The duel is fought in the circle of one spotlight, and Mephisto brutally kills the brother, snapping his sword. Their shadows on the pale house wall are used to add to the patterned composition of the acting. Then Mephisto shouts "Murder!" over the housetops in several picturesque shots over the roofs. People are soon up and about with lamps. Faust, dazed, is dragged away as they arrive at the scene of the crime.
Through swirling smoke, the Requiem Service is shown in somber long shot. The choir chants piously. Outside the church door, Marguerite sobs bitterly. Then out flies the line of mourners, including Aunt Martha, enjoying a few pious tears. Marguerite approaches her, but is repulsed with a firm hand . . . for she is Guilty, and Aunt Martha is a Good Woman (though she has supped with the Devil . . .). In one last tragic long shot of the still, empty church, Marguerite (in the foreground) totters and collapses.
On release from the stocks, after expiation in face of a jeering crowd (more excellent types), Marguerite goes home to an empty house . . . she stands and looks at her mother's chair, imagines her mother returned (indicated by double-exposure), and collapses sobbing - the last shot recalling the shot referred to at the mother's introduction.
The action then moves on nine months from Easter to Christmas, and after a picturesque long shot with falling snow, we are treated to the banal and sickly touch of mixing from a shot of carol singers to a shot of Marguerite with baby in a roofless shed. Superimposed titles shriek a redundant explanatio,n of what had better been left unsaid.
Bearing "her precious burden" and proceeding "we known not whither," Marguerite staggers across a snowy waste and collapses by a broken fence. Her overwrought mind pictures a little cot with candles (superimposed) into which she places the babe. Then a party of men finds her and the dead child and arrests her. The sentimentality of these scenes defeats their admirable cinematic technique and reveals the one weakness of F.W. Murnau.
Marguerite's despairing cry to Faust is conveyed pictorially by close-ups superimposed on vague, misty tracking shots mixing to a long shot of Faust in the distant country. He gets the message and bitterly curses Mephisto.
Marguerite, in her prison cell, thinks back to the romantic garden, shown by a dissolve based on similarity of form but contrasted environment - and again collapses. Abbreviations in this version serve to make her three collapses coming within a space of about eight minutes on the screen rather ludicrous.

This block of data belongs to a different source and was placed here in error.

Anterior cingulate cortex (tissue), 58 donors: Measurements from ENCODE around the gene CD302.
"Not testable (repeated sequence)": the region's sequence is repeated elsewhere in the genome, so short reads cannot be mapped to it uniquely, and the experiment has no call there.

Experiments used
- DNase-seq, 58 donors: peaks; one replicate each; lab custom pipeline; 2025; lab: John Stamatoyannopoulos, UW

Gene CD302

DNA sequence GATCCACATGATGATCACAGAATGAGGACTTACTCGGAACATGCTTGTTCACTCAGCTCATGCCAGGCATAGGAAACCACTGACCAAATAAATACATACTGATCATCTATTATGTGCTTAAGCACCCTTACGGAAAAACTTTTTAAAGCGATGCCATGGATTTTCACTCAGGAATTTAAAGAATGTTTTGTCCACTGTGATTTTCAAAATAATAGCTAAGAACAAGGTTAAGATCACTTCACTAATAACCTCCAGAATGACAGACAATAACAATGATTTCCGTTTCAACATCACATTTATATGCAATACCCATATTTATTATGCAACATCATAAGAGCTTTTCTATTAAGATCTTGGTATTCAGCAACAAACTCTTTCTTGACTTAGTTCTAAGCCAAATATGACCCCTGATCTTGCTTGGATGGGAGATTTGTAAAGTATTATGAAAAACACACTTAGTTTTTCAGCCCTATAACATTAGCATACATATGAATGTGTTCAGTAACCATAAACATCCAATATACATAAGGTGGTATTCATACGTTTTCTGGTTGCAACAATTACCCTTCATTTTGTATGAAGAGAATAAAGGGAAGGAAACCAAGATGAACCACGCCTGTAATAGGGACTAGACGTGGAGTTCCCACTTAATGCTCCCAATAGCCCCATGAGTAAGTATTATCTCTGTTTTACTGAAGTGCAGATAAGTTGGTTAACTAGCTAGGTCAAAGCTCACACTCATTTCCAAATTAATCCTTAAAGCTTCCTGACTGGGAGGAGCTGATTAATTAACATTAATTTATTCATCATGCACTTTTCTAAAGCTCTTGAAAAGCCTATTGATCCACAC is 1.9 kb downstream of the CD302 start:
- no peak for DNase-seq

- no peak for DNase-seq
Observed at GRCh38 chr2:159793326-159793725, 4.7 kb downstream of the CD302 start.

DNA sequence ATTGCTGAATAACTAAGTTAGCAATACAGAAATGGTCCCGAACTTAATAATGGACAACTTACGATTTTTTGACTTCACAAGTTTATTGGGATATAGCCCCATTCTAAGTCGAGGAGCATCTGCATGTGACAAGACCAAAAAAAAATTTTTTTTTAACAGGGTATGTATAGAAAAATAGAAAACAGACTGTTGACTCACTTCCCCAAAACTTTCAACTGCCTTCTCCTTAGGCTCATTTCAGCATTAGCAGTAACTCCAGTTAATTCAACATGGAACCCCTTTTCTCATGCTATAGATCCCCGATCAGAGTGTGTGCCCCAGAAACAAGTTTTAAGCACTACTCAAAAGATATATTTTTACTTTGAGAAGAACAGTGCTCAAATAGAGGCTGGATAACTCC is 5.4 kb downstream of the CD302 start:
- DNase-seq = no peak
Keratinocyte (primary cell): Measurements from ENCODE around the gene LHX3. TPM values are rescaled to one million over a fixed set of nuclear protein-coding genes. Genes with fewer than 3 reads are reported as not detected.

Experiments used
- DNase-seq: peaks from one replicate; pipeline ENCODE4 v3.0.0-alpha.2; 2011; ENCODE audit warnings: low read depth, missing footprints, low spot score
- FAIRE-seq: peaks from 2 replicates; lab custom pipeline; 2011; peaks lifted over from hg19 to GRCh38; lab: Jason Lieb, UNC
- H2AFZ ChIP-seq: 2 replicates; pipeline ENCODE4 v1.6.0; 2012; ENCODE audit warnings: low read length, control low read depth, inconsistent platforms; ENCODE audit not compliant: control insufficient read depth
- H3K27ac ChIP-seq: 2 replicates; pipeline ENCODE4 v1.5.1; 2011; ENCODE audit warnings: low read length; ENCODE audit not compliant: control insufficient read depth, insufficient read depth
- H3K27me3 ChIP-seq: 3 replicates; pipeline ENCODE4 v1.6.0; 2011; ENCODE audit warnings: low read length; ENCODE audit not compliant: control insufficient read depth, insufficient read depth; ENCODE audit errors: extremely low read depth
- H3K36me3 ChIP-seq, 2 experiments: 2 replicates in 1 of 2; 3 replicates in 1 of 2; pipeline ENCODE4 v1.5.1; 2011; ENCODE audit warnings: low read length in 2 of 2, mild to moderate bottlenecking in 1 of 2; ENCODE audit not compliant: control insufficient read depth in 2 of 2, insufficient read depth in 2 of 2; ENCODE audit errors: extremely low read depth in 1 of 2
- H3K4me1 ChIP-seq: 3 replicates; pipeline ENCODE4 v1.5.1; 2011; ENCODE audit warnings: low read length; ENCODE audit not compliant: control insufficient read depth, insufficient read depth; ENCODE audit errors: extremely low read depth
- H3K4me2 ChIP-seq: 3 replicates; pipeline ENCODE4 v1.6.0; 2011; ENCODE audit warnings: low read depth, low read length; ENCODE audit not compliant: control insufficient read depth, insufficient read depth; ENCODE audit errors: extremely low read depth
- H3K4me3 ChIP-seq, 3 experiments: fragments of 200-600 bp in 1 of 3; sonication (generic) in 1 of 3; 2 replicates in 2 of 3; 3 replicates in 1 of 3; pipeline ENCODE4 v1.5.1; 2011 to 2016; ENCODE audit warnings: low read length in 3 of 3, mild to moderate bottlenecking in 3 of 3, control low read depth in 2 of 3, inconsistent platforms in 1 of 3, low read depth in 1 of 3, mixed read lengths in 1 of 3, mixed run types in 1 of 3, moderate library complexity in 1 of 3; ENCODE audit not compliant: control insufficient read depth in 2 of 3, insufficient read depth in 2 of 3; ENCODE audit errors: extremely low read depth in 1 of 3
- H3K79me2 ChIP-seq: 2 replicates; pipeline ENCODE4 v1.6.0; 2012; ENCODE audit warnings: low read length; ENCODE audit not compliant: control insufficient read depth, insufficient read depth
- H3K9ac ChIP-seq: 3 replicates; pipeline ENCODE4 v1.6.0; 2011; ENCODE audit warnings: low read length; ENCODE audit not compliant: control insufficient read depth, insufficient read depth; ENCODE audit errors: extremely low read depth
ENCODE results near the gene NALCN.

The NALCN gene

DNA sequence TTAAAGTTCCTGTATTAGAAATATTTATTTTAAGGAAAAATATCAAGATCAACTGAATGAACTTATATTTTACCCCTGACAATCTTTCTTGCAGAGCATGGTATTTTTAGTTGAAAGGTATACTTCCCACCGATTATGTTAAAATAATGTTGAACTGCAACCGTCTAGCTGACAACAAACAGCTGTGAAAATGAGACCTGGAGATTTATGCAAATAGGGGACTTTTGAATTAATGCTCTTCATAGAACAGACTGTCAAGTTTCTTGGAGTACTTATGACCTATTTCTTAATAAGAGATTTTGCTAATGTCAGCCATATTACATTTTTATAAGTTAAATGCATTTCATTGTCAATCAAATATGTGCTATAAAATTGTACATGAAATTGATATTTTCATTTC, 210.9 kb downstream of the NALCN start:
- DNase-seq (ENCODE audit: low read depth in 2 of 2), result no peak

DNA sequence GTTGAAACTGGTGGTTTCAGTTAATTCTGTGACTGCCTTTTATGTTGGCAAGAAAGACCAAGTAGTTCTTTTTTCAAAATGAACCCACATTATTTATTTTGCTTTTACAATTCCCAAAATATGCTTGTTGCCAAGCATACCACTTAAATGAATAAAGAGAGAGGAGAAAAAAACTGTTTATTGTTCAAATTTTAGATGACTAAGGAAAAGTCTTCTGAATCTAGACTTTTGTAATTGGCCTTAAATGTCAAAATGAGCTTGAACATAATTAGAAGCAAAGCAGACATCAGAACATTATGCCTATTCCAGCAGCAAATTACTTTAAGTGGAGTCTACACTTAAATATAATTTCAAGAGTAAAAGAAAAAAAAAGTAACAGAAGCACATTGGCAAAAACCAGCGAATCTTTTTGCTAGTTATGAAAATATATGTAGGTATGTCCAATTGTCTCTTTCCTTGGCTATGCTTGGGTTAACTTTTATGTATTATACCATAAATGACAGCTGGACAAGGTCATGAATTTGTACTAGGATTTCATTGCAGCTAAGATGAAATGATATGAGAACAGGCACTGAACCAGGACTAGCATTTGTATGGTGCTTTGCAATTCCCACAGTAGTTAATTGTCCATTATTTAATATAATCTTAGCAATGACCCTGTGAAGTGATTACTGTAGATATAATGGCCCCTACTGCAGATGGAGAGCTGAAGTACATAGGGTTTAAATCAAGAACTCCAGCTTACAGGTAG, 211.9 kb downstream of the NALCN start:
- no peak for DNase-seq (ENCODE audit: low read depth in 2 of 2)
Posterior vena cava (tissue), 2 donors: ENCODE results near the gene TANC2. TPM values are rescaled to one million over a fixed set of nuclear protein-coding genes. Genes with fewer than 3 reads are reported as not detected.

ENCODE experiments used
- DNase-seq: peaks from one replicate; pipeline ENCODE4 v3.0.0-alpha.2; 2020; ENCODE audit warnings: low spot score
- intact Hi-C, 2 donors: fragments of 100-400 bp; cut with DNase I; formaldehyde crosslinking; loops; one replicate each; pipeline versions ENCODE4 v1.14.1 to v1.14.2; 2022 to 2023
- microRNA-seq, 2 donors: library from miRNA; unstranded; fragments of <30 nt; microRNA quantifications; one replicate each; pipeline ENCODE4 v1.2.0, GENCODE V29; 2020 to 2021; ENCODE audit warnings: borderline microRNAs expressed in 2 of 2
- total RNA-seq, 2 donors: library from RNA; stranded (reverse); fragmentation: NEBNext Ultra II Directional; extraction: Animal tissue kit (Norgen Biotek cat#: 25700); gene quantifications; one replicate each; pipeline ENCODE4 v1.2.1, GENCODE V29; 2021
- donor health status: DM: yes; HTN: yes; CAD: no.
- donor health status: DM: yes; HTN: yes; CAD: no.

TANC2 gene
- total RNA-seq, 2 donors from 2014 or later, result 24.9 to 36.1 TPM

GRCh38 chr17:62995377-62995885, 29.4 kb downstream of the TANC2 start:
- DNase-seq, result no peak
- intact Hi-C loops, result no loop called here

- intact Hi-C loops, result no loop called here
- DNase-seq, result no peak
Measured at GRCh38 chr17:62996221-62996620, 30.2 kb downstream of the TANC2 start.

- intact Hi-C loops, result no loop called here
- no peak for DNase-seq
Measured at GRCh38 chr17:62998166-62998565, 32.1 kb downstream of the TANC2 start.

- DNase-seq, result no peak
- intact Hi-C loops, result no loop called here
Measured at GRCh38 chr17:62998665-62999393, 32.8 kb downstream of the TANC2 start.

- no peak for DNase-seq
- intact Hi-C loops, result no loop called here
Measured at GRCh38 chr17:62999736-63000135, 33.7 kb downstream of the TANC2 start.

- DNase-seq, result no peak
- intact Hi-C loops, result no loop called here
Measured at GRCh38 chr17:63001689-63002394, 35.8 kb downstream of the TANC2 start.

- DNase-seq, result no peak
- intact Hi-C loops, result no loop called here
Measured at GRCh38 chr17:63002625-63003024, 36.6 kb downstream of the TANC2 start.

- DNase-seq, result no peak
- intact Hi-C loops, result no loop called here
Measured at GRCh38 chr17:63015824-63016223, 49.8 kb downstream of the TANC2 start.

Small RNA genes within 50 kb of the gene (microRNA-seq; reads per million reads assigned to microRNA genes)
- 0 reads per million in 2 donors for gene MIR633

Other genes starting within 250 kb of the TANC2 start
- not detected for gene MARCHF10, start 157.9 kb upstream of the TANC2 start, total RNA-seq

Mephisto, who had held the aged Faust in a mirror, now again produces this and robs him of Youth. Transported to the scene of Marguerite's execution, he forces his way past the guards and ascends the pyre to be by her side. Close-ups of his youthful face and aged face, dissolved, reveal him to her, and a smile transfigures her. Hazily, through the rising flames, they kiss - he young again - and the shot dissolves into a cloudy sky and into the epilogue.
F.W. Murnau's direction is artistic - considered profound. His handling of the film up to the Parma incident seldom wavers from unobtrusive perfection. The moulding together of the acting, narrative, camera, and design phases is remarkable. Later this unity breaks down, the scenario being chiefly at fault. And unfortunately, Murnau suffered from a leaning towards sentimentality which this scenario fostered. This is noticeable in incident (ghostly mother and cradle) and in detail (too many sunbeams in church, too many flowers in garden) and occasionally in atmosphere (the child born at Noel).
There are also occasional technical lapses, such as incorrect camera angles at the final scene when the youthful image of Faust should have been seen subjectively, i.e., through Marguerite's eyes. On the other hand, there are cases of absolute technical perfection, such as the window scene in the bedroom.
Another scenario weakness lies in the disposal of the characters' appearance. Thus, Marguerite only appears about halfway through, and both Mephisto and Faust practically disappear in the last reel - though this has been aggravated in the abbreviated version available. This fact also puts excessive demands on the personality and acting of Camilla Horn who had to take over a screen that had been held by the supreme artistry of Jannings. Further, she had to portray dreary misery, as opposed to the double-edged Devil.
Murnau as director has brought out the best facets of the Jannings' acting - and must also probably be credited with the three good recurring basic effects which assist in welding the film together, namely - the wind motif (crossroads . . . journey on mantle . . . seduction . . . snow scene), the smoke and fire motif (Faust's room . . . crossroads . . . Youth . . . Parma . . . tavern . . . second church scene . . . final scene - also prologue and epilogue), and the unifying elements of the Devil's trickery, both straight-forward (drawer opens itself) and symbolic (aged Faust preserved in mirror).
In Murnau's next film, "Sunrise," in spite of the assistance of the famous scenarist Carl Mayer (who did "Caligari," "The Last Laugh," and "Tartuffe"), hokum sentimentality won the day. It was tragic that one weakness should have caused a really great director to deviate from what might have been a unique advancement in technique.
The photography of Carl Hoffmann is of unique compositional purity and never fails to portray the mood of the sequence. "Faust has memorable moments - the storm-swept, accursed crossroads; Jannings magnificently rolling up the parchment; Aunt Martha, coyly deprecating; Marguerite's little room; the wind - the hourglass - the Devil's eye; and the stricken town. These - with the inimitable stamp of Murnau, Jannings, and Hoffmann - ensure its place in the archives of Cinema.